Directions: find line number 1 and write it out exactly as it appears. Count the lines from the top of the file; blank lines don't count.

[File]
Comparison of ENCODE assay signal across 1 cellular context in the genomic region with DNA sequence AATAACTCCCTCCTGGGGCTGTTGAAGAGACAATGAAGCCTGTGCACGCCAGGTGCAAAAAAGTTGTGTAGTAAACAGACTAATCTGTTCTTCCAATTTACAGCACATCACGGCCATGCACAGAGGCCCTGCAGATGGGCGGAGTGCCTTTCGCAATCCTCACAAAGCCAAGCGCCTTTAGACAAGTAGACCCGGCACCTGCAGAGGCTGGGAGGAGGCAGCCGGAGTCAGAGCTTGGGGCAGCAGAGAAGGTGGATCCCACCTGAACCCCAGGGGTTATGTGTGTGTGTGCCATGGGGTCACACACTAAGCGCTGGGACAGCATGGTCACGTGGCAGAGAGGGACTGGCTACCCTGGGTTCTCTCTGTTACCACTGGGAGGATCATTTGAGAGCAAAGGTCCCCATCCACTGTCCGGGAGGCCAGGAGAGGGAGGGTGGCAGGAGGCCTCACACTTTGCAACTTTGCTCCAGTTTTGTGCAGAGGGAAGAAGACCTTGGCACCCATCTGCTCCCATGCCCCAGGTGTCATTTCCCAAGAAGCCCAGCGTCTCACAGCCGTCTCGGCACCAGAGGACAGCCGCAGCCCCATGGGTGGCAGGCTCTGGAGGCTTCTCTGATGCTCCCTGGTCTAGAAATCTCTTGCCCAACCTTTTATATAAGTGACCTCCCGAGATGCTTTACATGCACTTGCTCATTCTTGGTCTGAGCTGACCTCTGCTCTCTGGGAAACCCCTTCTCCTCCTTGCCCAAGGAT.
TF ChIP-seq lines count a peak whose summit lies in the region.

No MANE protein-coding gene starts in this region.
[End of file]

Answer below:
Comparison of ENCODE assay signal across 1 cellular context in the genomic region with DNA sequence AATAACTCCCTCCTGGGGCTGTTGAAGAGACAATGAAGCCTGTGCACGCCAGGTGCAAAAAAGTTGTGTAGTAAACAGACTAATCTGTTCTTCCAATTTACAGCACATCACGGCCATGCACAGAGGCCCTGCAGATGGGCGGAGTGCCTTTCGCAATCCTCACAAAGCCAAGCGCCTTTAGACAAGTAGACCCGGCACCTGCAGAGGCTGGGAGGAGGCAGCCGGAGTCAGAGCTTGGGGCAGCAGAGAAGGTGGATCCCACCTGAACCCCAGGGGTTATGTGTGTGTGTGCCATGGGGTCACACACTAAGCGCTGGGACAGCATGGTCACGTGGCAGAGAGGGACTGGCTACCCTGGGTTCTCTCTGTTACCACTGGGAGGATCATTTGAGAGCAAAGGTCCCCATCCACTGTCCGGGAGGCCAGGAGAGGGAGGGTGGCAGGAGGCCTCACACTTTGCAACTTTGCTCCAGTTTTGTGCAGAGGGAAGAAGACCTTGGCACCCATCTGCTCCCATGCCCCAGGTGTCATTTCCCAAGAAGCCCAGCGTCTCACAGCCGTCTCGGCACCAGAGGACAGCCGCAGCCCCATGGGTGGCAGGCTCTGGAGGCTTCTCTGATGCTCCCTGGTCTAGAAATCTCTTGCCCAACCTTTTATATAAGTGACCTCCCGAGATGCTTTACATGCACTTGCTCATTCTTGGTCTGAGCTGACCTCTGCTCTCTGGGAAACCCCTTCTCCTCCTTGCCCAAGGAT.